Open house builds parent partnerships

Published 4:57 pm Monday, October 8, 2018

By CONNIE NOLEN / Community Columnist

Pelham High School’s recent Open House brought many parents and students to school for an evening. Determining what to tell parents in less than 10 minutes is daunting. How is condensing approximately 180 school days down to a few minutes possible? Is High School Open House necessary or practical?

While many parents may have difficulties attending Open House, those who do smile, engage and even take photos or notes regarding pertinent information. While I’ve taught high school juniors since 1985, many attendees are on their maiden voyage as junior parents and may be staring down ACT prep and college applications with reluctance. I understand their concerns because I’ve had that experience with my own children, nieces, nephews and too many students to count.

Sharing information with juniors’ parents about my use of songs to teach grammatical rules makes them laugh. When I ask junior Crystill Crockett why all indefinite words connected to one, body or thing take a singular pronoun, she smiles at me.

“Because one is the loneliest number,” Crockett says, revealing both my instructional song and her new knowledge for conquering the ACT. Parents laugh and seem to relax.

“Thanks for all you’re doing,” one parent says. “We really appreciate your Remind messages to keep them on track.”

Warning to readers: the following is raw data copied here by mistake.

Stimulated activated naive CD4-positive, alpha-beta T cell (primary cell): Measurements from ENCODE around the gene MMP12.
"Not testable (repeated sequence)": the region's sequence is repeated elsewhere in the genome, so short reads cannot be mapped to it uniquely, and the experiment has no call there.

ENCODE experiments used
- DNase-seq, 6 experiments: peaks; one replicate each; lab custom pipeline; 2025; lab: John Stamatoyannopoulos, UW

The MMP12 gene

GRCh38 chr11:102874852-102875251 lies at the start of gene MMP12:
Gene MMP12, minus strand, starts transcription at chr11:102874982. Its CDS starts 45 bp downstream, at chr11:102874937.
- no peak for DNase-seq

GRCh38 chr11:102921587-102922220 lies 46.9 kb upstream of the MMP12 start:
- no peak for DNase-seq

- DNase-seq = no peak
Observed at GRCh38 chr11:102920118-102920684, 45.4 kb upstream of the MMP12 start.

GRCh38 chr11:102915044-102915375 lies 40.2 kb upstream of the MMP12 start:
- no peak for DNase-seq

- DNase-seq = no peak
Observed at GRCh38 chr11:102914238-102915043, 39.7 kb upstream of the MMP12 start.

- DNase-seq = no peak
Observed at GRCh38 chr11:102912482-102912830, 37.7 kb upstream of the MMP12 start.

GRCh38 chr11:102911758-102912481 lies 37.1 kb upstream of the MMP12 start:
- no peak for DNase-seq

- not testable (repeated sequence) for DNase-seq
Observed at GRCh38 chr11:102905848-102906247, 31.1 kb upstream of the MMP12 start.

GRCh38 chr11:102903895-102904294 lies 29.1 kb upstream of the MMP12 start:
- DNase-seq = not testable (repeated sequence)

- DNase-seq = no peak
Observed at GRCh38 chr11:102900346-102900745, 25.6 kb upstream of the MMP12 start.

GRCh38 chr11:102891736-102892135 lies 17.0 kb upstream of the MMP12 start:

Knowing that this parent is checking the Remind along with her student identifies her as a parent partner.  Committed parents and teachers working together form a powerful partnership creating a comprehensive coaching team and cheer squad. Students with this united support are well on their way to success.

Creative writing and new Lit Mag parents are wowed by the literary magazines students have created in the past and thrilled to see contests offering 16 $10,000 scholarships for senior writing and design portfolios.  Seasoned Lit Mag parents nod knowingly as I reveal my competitive streak to those who’ve just arrived.

“Our kids work really hard to win,” I share. “Winning requires work, effort and commitment. Discovering they’re winners matters most.”

“Our kids” reveals my parents-as-partners perspective. Partnership matters because when kids win—we all win.